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Re: Plans for ABI migration
- To: bernie at codewiz dot org
- Subject: Re: Plans for ABI migration
- From: Joe Buck <jbuck at racerx dot synopsys dot com>
- Date: Tue, 9 Jan 2001 13:16:05 -0800 (PST)
- Cc: gcc at gcc dot gnu dot org
Bernardo Innocenti writes:
> did the steering comitee already set a roadmap to ease the
> migration from the old C++ ABI (gcc 2.9x) to the new one
> (gcc 3.x)?
No, because there is nothing special about an ABI change with a
major release of the compiler. Some background:
In the past, the C++ ABI broke with every major release. egcs 1.0
was different from 2.7.x. egcs 1.1 was different from egcs 1.0.
gcc 2.95 was different from egcs 1.1. Red Hat's "2.96" is
not compatible with either 2.95 or current snapshot code.
In many cases, these changes were required by the effort to support
more and more of an evolving language standard. But the ISO C++
has been complete for some time, and we'll now have an almost
complete (except for template "export" and the usual bugs)
implementation of C++.
> This is expecially needed for systems using gcc as their
> official C++ compiler, such as Linux and *BSD.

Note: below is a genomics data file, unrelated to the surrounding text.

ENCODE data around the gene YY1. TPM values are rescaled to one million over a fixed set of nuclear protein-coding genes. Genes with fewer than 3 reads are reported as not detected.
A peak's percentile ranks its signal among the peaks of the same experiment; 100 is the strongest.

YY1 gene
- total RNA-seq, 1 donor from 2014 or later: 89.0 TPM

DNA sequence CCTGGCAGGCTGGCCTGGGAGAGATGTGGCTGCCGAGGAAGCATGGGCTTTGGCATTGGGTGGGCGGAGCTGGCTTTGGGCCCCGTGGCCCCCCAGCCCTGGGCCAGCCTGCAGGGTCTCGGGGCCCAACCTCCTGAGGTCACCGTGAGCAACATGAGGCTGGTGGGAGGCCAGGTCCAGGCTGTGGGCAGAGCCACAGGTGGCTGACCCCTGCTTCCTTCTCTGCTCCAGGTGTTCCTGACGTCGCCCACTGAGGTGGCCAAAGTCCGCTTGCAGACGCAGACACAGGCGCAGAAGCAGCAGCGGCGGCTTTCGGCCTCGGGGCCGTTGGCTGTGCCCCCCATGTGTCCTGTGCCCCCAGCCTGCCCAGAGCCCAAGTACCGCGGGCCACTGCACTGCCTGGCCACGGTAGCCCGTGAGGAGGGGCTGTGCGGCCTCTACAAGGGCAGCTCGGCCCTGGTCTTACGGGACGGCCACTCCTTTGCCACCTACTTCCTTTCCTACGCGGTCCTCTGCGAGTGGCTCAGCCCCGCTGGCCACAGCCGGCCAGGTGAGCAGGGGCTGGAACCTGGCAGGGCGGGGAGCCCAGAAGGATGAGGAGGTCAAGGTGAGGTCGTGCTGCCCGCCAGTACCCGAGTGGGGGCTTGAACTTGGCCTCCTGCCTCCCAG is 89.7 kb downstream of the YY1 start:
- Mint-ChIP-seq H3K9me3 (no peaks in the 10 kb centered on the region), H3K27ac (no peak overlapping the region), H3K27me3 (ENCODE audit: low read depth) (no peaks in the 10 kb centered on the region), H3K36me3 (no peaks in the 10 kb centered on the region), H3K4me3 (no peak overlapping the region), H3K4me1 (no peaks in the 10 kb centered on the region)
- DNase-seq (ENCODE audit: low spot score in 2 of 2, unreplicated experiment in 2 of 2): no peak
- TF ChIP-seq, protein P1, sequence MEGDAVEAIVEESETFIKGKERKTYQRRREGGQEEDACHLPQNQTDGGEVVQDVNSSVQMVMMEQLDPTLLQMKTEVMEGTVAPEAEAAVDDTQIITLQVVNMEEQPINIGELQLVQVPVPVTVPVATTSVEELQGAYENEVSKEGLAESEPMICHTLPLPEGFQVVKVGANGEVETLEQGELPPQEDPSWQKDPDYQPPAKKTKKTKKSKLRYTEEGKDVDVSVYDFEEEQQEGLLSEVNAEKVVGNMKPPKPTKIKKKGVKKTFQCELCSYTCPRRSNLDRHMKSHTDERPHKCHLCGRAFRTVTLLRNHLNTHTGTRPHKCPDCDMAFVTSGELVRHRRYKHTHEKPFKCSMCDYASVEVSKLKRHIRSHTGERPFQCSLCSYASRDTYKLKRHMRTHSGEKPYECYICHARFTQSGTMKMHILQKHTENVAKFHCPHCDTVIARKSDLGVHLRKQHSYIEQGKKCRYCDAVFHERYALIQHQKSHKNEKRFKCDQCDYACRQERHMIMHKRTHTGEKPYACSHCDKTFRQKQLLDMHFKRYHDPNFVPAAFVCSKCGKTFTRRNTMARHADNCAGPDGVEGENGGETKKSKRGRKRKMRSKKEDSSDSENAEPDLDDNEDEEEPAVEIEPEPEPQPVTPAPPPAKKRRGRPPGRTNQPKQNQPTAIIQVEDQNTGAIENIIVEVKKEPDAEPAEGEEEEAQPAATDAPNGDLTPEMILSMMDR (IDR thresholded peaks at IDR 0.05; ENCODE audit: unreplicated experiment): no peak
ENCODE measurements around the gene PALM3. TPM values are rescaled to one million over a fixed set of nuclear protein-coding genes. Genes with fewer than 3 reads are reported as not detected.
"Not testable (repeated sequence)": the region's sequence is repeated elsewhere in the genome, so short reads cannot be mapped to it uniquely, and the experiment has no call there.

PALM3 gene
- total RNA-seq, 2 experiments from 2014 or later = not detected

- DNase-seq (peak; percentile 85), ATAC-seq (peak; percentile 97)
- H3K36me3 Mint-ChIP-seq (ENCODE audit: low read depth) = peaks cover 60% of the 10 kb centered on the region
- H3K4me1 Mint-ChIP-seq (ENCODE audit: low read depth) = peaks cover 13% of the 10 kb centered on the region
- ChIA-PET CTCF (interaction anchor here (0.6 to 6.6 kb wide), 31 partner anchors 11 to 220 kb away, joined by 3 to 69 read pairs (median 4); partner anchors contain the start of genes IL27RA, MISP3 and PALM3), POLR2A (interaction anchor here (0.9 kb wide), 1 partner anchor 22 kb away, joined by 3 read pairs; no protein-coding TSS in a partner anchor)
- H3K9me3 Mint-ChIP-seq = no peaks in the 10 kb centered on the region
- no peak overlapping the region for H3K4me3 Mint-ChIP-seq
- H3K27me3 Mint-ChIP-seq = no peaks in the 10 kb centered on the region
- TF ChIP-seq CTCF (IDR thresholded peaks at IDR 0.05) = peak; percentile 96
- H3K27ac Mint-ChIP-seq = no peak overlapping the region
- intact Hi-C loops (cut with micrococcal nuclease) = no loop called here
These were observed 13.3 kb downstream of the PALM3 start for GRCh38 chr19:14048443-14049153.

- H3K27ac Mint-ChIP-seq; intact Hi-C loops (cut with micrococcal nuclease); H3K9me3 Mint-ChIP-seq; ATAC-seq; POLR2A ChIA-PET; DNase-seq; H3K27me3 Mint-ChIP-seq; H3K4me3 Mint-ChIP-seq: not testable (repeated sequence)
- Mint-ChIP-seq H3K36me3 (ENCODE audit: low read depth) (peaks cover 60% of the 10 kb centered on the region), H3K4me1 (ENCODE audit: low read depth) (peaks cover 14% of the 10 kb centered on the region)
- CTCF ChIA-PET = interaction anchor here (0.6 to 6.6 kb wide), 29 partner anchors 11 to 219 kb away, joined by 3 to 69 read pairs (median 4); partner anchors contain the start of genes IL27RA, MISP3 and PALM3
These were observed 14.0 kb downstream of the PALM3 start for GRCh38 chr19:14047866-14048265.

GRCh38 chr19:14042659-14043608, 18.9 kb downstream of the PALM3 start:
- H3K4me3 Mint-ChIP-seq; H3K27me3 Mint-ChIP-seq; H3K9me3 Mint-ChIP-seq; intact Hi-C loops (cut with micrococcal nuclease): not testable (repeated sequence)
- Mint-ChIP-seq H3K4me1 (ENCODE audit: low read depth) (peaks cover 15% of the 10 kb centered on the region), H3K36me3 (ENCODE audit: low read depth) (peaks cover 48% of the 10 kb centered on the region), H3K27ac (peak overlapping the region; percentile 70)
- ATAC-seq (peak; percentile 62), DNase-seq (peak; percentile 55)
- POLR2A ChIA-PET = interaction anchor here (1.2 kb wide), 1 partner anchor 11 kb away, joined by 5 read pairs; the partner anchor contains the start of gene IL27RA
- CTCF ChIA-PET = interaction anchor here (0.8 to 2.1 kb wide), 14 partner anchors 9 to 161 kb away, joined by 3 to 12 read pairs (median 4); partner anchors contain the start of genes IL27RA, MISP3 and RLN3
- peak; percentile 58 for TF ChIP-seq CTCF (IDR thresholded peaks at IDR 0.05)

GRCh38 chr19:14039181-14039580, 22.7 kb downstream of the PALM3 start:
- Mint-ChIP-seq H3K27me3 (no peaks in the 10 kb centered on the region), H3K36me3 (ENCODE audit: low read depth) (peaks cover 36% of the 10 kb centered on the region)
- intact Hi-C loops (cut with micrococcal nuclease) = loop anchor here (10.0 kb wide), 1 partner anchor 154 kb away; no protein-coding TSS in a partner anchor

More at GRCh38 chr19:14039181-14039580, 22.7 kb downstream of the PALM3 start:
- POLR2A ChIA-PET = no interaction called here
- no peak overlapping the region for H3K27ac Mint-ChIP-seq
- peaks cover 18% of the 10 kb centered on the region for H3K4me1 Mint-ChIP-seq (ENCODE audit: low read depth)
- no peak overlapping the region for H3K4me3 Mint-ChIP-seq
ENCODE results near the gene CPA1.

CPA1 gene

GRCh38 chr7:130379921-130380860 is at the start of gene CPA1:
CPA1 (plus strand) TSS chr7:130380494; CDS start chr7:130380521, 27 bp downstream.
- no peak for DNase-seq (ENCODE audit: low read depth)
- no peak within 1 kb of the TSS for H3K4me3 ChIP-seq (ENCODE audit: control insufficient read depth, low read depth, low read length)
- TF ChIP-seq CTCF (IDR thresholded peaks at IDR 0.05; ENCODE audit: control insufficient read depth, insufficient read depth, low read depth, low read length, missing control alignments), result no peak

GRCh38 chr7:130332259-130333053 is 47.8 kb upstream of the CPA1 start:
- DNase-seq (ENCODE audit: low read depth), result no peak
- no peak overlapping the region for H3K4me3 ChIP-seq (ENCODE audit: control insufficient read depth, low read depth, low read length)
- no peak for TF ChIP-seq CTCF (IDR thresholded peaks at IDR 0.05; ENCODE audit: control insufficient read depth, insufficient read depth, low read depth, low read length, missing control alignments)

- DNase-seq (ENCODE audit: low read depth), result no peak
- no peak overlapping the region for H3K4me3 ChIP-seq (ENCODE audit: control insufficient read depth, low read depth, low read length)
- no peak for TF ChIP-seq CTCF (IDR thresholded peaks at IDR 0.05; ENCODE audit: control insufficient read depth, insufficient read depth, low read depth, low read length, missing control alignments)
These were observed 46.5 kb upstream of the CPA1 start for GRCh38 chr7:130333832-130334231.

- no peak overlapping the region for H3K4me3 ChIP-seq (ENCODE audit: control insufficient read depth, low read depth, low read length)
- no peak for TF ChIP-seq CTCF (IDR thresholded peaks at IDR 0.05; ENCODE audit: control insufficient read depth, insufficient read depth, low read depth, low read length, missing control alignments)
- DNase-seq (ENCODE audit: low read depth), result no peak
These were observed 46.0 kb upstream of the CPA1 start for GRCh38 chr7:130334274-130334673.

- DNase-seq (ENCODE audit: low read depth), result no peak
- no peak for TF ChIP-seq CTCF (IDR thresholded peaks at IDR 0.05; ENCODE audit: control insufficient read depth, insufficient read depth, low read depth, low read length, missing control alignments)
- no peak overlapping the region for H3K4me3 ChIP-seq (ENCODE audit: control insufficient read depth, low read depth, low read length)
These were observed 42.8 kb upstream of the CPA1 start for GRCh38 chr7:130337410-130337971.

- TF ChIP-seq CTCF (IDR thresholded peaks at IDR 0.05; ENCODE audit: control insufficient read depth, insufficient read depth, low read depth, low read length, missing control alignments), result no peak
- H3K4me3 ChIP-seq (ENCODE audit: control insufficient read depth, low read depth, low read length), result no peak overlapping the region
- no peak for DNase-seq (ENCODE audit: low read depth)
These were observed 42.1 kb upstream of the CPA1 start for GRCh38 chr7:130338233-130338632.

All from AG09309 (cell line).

The problem has been dealt with in the past by the shared library
version number: you can run binaries that use older and newer C++
by having multiple shared libraries on your machine. If you have
a GNU/Linux box, do
You will see that there is more than one shared library.
Unfortunately other C++ libraries such as QT will also need multiple
versions. This sucks, but there's nothing we can do about it.
What is new is that we intend to "stop the insanity" and have
g++ 3.1 still be binary compatible with g++ 3.0. We know that
we'll still have to make changes to fix bugs, but approaches
similar to those used for glibc will be used so that one library
can support multiple compiler versions.
> This is going to be quite a pain for most users and even
> for distribution makers unless something is done to allow
> a smooth migration scheme.
You assume that this is a new problem. Distribution makers already
know how to handle it. There is an unavoidable disk space cost.